The surgery went as expected.  The doctor pulled out a giant baby boy and like all my other births he was surprised by the size of the baby and glad I talked him into not waiting because it was obvious that baby wasn’t going to turn.  Now, why would anybody be surprised that Clay and I would have big babies?  I’ve never understood this.  We are huge people.  Do you really think a woman that is six feet tall  would have a tiny baby?  I don’t think so. Weird doctors, weird nurses, weird tiny thinking people.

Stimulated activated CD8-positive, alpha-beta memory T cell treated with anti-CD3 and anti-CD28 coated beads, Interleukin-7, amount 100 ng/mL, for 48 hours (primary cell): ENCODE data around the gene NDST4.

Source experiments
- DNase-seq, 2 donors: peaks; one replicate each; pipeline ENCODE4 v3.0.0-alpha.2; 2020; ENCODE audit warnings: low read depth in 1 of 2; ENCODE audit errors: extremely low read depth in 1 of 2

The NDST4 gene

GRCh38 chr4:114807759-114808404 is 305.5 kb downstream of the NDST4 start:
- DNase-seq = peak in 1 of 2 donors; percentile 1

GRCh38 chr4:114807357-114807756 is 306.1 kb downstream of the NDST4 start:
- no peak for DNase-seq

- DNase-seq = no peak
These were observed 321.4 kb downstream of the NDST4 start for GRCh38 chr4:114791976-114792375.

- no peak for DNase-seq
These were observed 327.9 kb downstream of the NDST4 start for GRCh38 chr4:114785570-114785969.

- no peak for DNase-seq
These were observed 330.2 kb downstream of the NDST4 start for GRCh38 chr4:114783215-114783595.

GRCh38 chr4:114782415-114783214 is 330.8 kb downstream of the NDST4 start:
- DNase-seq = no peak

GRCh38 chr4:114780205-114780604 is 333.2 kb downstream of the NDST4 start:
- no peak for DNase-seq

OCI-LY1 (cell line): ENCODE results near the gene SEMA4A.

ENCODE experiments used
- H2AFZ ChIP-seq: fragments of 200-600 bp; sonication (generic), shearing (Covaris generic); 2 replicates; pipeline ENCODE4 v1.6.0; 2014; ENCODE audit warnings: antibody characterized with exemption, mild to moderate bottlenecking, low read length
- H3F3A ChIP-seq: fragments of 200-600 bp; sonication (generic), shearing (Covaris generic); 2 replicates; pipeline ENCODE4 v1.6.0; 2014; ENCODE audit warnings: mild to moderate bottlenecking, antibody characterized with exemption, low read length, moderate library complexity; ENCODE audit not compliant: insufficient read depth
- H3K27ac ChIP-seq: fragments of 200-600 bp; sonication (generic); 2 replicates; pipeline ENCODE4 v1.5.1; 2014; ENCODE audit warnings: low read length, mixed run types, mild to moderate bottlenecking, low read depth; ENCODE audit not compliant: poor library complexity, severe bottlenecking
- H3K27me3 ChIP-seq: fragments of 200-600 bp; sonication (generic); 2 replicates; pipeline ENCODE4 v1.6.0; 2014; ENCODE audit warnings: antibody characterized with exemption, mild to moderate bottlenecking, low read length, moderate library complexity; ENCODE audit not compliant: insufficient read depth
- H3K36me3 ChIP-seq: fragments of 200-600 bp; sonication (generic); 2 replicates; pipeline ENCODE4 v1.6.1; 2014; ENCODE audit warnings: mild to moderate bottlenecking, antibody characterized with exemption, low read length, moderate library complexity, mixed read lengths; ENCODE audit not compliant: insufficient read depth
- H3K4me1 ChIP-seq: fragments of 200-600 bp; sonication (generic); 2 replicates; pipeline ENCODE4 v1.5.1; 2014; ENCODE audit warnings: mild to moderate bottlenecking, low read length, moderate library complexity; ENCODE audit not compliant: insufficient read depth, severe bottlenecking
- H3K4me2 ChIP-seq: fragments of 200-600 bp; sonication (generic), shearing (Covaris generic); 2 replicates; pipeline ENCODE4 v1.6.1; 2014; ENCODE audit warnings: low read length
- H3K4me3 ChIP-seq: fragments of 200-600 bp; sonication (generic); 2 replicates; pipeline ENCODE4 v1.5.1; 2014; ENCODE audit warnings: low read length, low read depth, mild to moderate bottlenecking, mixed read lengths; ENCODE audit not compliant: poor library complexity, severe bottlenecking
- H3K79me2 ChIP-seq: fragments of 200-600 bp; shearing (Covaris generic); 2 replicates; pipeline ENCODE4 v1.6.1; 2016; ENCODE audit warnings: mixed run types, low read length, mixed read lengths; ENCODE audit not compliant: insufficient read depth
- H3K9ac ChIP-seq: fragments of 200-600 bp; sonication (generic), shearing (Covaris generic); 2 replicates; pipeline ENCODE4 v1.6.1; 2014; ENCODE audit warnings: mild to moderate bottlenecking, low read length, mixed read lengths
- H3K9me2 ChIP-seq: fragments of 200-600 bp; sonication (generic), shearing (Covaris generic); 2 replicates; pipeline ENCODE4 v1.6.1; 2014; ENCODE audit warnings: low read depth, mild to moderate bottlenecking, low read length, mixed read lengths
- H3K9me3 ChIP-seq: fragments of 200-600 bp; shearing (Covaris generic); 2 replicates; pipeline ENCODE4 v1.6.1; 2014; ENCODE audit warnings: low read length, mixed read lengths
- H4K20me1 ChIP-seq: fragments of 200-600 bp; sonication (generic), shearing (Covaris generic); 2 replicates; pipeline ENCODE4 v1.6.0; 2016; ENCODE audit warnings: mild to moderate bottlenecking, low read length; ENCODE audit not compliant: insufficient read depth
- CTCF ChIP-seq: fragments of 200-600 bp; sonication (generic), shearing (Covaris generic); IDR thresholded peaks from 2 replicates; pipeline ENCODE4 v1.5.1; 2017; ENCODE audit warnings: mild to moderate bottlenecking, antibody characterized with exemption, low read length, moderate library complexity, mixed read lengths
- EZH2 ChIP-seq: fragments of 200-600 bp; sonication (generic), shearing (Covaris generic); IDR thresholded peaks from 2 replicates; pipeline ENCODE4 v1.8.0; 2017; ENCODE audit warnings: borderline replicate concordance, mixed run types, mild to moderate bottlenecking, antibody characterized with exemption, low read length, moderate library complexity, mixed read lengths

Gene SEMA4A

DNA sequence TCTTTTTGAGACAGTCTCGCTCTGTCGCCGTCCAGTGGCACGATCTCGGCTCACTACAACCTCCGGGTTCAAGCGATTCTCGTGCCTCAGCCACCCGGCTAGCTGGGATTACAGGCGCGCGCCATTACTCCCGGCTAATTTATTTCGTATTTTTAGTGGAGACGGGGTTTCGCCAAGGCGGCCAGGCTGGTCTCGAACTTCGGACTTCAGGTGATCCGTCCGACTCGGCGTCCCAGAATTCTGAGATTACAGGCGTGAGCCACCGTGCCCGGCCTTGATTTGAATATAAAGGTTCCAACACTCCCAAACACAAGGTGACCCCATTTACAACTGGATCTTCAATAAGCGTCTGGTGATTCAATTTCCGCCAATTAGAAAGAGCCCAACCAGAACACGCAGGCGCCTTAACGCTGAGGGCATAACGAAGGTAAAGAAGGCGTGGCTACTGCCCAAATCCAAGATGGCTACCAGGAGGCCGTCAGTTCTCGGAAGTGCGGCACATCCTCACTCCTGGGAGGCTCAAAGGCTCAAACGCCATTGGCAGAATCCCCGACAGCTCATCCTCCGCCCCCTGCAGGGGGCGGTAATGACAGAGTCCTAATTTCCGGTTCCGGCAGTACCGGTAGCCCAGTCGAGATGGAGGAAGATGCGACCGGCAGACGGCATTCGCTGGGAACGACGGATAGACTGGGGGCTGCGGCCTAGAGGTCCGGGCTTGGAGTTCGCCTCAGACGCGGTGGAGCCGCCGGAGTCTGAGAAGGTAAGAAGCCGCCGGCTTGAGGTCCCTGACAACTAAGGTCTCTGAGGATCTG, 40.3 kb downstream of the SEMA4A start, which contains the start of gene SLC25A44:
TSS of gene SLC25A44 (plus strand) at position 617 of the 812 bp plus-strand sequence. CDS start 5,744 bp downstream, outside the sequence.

So, we had another boy.  We cried, we laughed.  The doctor hooked up the epidural pump and  I was wheeled into a big room with a lot of other patients to recover.  I remember the curtains were very close to the bed, but I don’t really remember how I got there.  The nurse came to check on me, I told her that I was starting to have cramps and she nodded her head.  It’s normal, right?  After you give birth you have those awful cramps.  I’d felt it all before, nothing new.  Clay came in and showed me pictures of Levi and then I was wheeled to my room.  Long narrow halls filled with so many lights, so many lights that burned my eyes and the cramps, oh the cramps, I hoped they would give me something for the cramps.   The lights, they were so bright and the incision it burned.